What happens when you stop listening to your customers? The Hotmail team will tell you what happens – and what we’ve done to get back on track.

Galileo Vieira (Microsoft)
Sponsored
Location: Conference Room F Level:

As the largest provider of email service in the world, you’d figure that everyone would say that Hotmail is the best email on the planet. So why does the opposite happen? Why is it that everyone says that Hotmail is spammy, that it has miniscule storage space, and that it’s old and outdated? Fact is, several years ago those things might have been true. At the time, we weren’t listening to our customers nor were we providing the value they needed. But those days are long gone. We started listening to our customers again and we’ve been making changes that bring real value to our users. In this session we’ll share with you some of the lessons that what we’ve learned over the years in running a global web service, and also show you some of our recent innovations.

This session is sponsored by Microsoft

Galileo Vieira

Microsoft

Galileo Vieira is a Senior Product Manager at Microsoft.

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Galileo Vieira
11/21/2011 8:06am EST

Guillaume, thanks for starting off the conversation!

1) Yes, Hotmail is extremely relevant to our customers. You can see over the last years how much we’ve invested in improving the service and making it truly one of the best email services in the world. You can see many of the new features we’ve just released at www.anotherlookathotmail.com

2) We’ve heard this feedback from many users and we’re actively looking at how to improve this experience for our users. Take into consideration the fact that we’ve made many major improvements over the last 18 months to the product. That should be an indication of our desire to really make it the best email service out there.

3) I assume you’re referring to our new rhythm of releases to the product. That is our approach to the product now, more frequent feature releases instead a one big release every 18 months or so.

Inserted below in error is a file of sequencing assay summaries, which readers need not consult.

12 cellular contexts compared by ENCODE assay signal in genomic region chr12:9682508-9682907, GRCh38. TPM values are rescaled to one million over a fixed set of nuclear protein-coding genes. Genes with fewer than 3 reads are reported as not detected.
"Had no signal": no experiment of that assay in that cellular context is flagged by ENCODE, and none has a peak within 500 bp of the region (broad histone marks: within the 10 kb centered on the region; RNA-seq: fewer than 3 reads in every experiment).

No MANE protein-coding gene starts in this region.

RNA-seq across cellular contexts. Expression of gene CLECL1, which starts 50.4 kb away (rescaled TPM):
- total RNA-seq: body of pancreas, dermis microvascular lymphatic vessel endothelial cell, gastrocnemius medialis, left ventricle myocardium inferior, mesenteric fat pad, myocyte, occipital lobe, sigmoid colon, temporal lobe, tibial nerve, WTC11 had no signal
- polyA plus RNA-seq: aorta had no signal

4) The most important task on hand is to make sure email users understand what the product is today, and not think it’s what it used to be in the past. To that end, we’re going out and telling our story. Being at Web 2.0 was one example.

5) I’m not sure I understand your question.

6) Well, first off, being the biggest email service in the world requires you to implement features that will help everyone out. But with regards to your specific request for IMAP, we’ve heard that request and we’re looking into it. We do utilize Exchange Active Sync today which is deemed to be superior to IMAP by many users. You can even see that Lifehacker recently recommended that you setup Gmail, Google Calendar, and Google Contacts on iOS using Exchange Active Sync instead of the native IMAP implementation.

Guillaume B
11/15/2011 10:30pm EST

Few points that I believe would be nice to highlight for this speech :

1- If Microsoft did not listen to their customers, is/was Hotmail relevant to Windows Live department?

2-Apart from the lack of features, a major complaint certainly was/is the presence of graphical adverts on Hotmail’s interface which look intrusive compare to Gmail’s text links. Has the Windows Live team been thinking about alternative revenues models? I’m especially thinking about how AOL constructed a new way to make revenues in Phoenix by displaying contextual articles from their network to drive traffic to their network of websites

3-The thriving to implement new features in Hotmail to step up to the competition, is this something the Windows Live team is doing for a period of x years to see how things evolve or is it something you plan to do on the long term ? In other words, is it some sort of last chance given by Microsoft ?

4-Apart from the huge task to implement new features, how can Microsoft make Hotmail “cool” again ? What are the communication method used to approach influent bloggers/journalists?

5-In terms of technologies, is the Windows Live team efforts in anyway blocked by Microsoft’s policy in general ? (eg:Microsoft’s position towards hardware acceleration vs new ways to send email through video/audio output…)

6- Why can’t the Windows Live team answer demands from many advanced users (think IMAP). Aren’t those “pro-users” a key to Microsoft’s strategy to recommend Hotmail to everyone?

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